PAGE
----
Leading up to a new console generation always brings promises for improvements on where the previous generation failed because, I mean they should be better. That’s part of the point of new hardware, to be better at the things that the old generation couldn’t do as well or couldn’t do at all.
When Mark Cerny gave us a lecture back in March, one talking point that made my ears perk up was when he talked about game file sizes potentially being drastically reduced. It’s no secret to anyone, especially those with Call of Duty: Warzone installed on their console, that game file sizes have grown astronomically. Currently, Call of Duty takes a whopping 168GB of space on my PS4 Pro, with the only game coming close to that size being Star Wars: Battlefront II which takes up 120GB of space. Even single player titles take up a fair amount of space, too. The Last of Us Part II takes up 78GB of space and Marvel’s Spider-Man takes up 72GB.
I’ve already made the purchase of an external 2TB HDD, in order to give myself access to these games and everything else I may want to have at a given time. So when Mark Cerny talked about the SSD being able to allow developers to use the drive more efficiently and without added bloat like 400 mailboxes, it was very exciting to hear. Smaller game sizes are a bonus for everyone, and if I didn’t have to look at buying an external device just to be able to have access to the games I want to play most, then that’s a great reason to make the leap into next gen.
Unfortunately, our first look at game file sizes indicates that this issue will not at all be fixed with next gen. We’ve now learned the file sizes for two of the launch titles for the PS5, Spider-Man: Miles Morales and Demon’s Souls.
Miles Morales on its own will come in at 50GB, while the ultimate edition of the game which comes bundled with Insomniac’s PS4 Spider-Man game will take a whopping 105GB of space. Demon’s Souls on its own will take 66GB of space. None of these file sizes are any smaller than the current generation it would seem, though I’d argue that they at least aren’t any bigger. That is, for now. The better textures and higher resolutions are no doubt going to add to file sizes, and suddenly we’ve gone from this maybe being a problem that could be solved by next gen to the reality that it may not be solved and may actually get worse.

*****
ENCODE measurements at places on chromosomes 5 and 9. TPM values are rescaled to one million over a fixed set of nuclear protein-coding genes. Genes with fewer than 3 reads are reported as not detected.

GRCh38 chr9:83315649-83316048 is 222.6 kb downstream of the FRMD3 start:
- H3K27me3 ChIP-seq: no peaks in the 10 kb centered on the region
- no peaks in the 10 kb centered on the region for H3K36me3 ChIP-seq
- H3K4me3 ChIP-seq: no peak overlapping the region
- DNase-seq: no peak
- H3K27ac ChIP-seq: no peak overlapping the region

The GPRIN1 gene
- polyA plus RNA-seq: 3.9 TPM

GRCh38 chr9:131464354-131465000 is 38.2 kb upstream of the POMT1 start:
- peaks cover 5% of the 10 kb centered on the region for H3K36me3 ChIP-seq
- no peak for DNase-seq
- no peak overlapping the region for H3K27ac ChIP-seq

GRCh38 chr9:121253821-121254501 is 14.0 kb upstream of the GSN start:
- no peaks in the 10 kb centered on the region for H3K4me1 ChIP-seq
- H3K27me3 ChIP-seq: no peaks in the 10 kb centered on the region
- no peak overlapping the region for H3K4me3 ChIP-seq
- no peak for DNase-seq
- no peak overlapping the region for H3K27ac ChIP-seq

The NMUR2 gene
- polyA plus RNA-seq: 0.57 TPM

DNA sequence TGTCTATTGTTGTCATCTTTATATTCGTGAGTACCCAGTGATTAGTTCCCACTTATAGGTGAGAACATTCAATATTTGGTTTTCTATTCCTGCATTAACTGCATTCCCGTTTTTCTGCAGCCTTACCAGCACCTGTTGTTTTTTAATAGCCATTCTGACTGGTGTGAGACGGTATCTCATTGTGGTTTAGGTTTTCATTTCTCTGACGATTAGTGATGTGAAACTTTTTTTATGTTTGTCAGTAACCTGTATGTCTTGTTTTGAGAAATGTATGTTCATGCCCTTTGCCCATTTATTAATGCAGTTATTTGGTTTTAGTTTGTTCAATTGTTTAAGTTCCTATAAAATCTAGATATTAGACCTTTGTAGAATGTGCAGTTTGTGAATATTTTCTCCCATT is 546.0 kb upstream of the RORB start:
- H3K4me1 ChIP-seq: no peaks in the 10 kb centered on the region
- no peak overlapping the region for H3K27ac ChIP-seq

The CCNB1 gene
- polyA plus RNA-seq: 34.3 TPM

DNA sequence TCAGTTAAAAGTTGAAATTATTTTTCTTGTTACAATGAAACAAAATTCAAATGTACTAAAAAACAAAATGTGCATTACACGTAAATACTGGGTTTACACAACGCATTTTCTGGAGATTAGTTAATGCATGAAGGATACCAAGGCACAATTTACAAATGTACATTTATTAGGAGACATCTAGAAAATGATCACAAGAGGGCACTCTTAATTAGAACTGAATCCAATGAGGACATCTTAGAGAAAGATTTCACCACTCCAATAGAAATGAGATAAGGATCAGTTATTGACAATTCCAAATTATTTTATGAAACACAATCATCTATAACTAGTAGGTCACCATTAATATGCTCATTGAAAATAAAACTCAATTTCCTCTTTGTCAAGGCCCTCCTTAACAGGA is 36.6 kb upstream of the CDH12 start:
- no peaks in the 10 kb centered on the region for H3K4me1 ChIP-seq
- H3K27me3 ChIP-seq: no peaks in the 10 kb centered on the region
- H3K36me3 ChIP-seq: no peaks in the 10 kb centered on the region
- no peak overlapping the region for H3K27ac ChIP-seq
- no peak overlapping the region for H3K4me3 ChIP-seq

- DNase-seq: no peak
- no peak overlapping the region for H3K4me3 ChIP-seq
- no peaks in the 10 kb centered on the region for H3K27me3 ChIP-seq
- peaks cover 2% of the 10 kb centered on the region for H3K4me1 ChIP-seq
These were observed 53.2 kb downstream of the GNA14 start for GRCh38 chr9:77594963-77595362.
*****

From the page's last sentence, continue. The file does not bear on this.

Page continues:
It’s an upsetting thing to consider. I’ve almost always hit the limit of what my console can fit on its hard drive, and it’s always a pain to have to try and figure out what I can delete in order to make space for whatever game I’m trying to play. It’s a problem that is only compounded with the fact that I’ve also never had great wi-fi and have only recently in my life been able to have access to an ethernet connection. That means the thought of deleting something and then possibly re-downloading it becomes a chore that can take an absorbent amount of time. Time that I’d much rather be spending playing on my console, rather than watch a download bar slowly inch towards 100%.
I recognize that these might be isolated problems only I’ve dealt with, but I’m willing to bet that I’m not the only gamer who has made the choice to turn off their console and allow the download to continue in sleep mode just to let it go as fast as possible. I’m also probably not the only one who has pre-loaded a game in anticipation, only to discover a large patch upon release needed to play the game and ultimately, just went to bed instead because the file size was so big even with a fast internet connection it would still take a while.
Game sizes are already too big, and so far we’ve only seen what the file sizes for two single player games will be. I shudder to think about what the multiplayer sizes will be, especially with the inevitable patches that will come along and add on to an already large file size.
One thing I will say though is that this is the very beginning of the console generation. It could very well be the case that we’ll see developers be able to optimize that hardware to it’s best capabilities later on in the generation, and we’ll start to see file sizes go down. That however, remains to be seen, and if these two launch titles are any indication for the kind of space AAA games will take up, it’s not looking good.
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